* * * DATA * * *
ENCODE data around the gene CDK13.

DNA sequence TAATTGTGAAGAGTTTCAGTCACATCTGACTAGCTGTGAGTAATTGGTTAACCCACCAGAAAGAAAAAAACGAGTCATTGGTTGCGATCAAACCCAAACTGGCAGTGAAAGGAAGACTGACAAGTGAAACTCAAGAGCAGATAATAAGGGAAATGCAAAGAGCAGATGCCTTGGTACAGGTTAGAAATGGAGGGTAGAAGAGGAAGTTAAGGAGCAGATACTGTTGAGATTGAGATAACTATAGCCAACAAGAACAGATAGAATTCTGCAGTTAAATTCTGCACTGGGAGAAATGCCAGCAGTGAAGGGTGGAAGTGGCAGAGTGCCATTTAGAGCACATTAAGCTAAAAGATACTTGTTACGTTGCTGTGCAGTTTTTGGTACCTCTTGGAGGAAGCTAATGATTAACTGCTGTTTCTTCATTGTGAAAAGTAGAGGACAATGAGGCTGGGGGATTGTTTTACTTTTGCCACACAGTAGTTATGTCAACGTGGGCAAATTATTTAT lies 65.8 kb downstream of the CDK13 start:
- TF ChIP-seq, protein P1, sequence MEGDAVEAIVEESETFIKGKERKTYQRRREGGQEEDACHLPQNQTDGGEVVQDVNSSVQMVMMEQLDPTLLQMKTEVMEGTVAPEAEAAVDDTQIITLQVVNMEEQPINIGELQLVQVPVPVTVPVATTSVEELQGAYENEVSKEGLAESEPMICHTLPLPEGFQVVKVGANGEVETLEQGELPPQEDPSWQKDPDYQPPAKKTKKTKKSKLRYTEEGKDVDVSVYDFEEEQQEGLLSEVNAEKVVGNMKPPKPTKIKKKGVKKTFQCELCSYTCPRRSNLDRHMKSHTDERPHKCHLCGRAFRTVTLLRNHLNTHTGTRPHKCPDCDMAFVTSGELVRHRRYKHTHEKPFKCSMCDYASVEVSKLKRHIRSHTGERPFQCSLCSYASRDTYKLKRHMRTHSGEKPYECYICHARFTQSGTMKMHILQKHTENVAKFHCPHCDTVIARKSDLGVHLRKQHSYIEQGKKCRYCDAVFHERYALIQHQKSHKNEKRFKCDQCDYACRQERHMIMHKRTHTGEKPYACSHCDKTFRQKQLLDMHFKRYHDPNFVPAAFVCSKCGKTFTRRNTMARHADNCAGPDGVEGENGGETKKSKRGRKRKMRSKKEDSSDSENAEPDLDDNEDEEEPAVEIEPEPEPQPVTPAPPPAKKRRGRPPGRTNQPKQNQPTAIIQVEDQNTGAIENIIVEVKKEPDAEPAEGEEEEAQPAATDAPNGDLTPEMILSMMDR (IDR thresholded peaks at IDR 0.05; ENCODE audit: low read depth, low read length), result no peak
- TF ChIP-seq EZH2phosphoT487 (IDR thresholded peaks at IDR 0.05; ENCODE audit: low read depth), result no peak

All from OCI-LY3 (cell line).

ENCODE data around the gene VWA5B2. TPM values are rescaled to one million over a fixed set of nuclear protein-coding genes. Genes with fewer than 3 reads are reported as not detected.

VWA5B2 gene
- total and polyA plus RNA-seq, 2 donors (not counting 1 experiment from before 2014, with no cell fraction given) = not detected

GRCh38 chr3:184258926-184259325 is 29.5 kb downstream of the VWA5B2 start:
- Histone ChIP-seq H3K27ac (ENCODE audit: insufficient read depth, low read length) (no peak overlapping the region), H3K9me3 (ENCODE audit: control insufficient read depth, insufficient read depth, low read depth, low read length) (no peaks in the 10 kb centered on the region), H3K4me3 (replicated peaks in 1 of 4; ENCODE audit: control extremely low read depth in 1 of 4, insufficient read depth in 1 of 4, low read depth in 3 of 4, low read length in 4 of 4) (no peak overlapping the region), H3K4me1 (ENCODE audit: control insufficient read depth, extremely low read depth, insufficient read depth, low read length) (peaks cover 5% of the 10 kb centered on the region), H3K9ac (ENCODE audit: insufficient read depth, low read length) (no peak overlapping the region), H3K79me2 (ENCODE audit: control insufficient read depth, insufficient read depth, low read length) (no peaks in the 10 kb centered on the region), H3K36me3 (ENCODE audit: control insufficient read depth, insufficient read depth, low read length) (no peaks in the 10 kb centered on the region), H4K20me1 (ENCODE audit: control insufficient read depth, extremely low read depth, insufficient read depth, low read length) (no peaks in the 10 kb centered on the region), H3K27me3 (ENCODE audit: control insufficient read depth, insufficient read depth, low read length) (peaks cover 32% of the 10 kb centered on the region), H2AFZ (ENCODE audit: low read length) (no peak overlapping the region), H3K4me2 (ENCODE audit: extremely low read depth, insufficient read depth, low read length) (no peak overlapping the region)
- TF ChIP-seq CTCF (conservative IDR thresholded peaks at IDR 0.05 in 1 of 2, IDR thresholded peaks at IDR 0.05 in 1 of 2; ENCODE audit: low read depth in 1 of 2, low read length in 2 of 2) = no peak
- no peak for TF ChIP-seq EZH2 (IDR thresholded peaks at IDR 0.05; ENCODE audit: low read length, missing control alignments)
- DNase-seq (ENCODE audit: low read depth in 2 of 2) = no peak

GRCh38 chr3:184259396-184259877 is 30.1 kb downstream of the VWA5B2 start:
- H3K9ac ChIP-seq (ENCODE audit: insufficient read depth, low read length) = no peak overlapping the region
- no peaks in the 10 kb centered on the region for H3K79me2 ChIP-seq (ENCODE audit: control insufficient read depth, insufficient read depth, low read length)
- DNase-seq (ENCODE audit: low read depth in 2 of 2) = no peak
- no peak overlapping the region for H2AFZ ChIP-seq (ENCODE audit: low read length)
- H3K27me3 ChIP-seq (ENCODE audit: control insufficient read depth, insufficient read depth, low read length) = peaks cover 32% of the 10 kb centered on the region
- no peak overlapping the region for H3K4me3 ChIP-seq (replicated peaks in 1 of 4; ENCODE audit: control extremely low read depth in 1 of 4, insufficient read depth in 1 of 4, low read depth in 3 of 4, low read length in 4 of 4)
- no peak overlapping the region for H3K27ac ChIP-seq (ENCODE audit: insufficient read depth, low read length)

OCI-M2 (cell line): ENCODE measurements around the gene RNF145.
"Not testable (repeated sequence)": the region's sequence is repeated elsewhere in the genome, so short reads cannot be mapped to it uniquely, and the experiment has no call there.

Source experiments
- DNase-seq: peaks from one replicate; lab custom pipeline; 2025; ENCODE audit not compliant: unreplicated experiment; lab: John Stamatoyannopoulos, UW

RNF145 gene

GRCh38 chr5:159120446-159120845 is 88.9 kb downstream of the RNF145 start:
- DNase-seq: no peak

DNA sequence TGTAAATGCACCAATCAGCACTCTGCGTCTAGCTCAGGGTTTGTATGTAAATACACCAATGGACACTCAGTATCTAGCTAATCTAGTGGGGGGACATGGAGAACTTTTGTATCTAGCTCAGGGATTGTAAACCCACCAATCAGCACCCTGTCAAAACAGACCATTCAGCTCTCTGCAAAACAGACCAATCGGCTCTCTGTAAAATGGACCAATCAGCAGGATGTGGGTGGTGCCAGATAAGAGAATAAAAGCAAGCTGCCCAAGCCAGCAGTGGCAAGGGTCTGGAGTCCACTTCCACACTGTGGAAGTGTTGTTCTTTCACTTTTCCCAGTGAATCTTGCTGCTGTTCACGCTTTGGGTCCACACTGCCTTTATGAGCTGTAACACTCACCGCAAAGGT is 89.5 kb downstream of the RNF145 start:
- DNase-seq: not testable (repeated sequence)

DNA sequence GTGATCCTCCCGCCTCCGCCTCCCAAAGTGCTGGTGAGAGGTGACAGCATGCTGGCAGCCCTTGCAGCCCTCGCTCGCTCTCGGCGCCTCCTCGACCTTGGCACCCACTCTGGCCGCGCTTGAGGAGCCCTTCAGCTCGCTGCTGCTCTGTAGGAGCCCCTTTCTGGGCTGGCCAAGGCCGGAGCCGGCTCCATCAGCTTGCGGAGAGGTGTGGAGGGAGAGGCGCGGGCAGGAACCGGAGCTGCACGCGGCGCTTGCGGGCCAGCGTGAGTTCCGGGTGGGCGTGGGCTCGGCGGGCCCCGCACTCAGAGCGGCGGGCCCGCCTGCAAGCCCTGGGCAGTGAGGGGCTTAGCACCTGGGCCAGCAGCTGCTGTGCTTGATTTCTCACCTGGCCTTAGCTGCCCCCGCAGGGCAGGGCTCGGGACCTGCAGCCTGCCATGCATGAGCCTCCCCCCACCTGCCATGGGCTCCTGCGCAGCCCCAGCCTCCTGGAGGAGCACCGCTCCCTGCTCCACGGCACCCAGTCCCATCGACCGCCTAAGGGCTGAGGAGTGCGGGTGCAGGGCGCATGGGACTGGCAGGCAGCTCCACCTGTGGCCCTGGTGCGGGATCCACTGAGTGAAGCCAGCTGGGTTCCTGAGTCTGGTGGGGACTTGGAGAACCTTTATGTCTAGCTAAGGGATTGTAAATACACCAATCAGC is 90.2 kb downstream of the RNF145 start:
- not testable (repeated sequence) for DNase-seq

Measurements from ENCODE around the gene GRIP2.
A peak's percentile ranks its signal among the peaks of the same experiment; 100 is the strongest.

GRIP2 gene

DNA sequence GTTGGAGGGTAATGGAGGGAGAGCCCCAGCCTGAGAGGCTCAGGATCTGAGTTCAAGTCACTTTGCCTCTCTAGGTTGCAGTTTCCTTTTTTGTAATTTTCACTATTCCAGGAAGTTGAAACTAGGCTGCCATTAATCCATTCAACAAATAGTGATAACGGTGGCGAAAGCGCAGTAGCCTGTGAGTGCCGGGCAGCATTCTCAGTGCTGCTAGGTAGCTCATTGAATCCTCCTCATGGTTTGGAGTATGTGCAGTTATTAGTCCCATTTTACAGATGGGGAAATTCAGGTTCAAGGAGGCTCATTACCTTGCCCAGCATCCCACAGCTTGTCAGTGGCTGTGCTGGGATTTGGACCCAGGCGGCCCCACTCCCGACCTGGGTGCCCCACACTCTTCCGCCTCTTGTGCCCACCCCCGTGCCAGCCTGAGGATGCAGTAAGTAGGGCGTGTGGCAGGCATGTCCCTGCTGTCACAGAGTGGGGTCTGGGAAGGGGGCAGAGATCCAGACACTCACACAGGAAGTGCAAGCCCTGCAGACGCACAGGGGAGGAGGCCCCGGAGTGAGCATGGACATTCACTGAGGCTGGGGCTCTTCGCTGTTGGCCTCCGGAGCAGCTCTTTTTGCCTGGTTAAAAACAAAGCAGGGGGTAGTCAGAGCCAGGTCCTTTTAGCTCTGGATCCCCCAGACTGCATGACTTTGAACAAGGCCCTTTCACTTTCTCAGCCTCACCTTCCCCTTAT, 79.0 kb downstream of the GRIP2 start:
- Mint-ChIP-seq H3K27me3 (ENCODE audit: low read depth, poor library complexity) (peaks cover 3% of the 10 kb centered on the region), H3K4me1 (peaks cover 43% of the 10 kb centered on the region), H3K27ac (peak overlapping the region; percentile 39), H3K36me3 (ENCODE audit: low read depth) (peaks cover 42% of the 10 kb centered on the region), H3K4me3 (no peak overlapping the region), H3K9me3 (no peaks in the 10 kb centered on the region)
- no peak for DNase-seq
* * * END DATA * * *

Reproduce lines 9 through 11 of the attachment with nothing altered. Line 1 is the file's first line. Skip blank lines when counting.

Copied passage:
GRCh38 chr3:184258926-184259325 is 29.5 kb downstream of the VWA5B2 start:
- Histone ChIP-seq H3K27ac (ENCODE audit: insufficient read depth, low read length) (no peak overlapping the region), H3K9me3 (ENCODE audit: control insufficient read depth, insufficient read depth, low read depth, low read length) (no peaks in the 10 kb centered on the region), H3K4me3 (replicated peaks in 1 of 4; ENCODE audit: control extremely low read depth in 1 of 4, insufficient read depth in 1 of 4, low read depth in 3 of 4, low read length in 4 of 4) (no peak overlapping the region), H3K4me1 (ENCODE audit: control insufficient read depth, extremely low read depth, insufficient read depth, low read length) (peaks cover 5% of the 10 kb centered on the region), H3K9ac (ENCODE audit: insufficient read depth, low read length) (no peak overlapping the region), H3K79me2 (ENCODE audit: control insufficient read depth, insufficient read depth, low read length) (no peaks in the 10 kb centered on the region), H3K36me3 (ENCODE audit: control insufficient read depth, insufficient read depth, low read length) (no peaks in the 10 kb centered on the region), H4K20me1 (ENCODE audit: control insufficient read depth, extremely low read depth, insufficient read depth, low read length) (no peaks in the 10 kb centered on the region), H3K27me3 (ENCODE audit: control insufficient read depth, insufficient read depth, low read length) (peaks cover 32% of the 10 kb centered on the region), H2AFZ (ENCODE audit: low read length) (no peak overlapping the region), H3K4me2 (ENCODE audit: extremely low read depth, insufficient read depth, low read length) (no peak overlapping the region)
- TF ChIP-seq CTCF (conservative IDR thresholded peaks at IDR 0.05 in 1 of 2, IDR thresholded peaks at IDR 0.05 in 1 of 2; ENCODE audit: low read depth in 1 of 2, low read length in 2 of 2) = no peak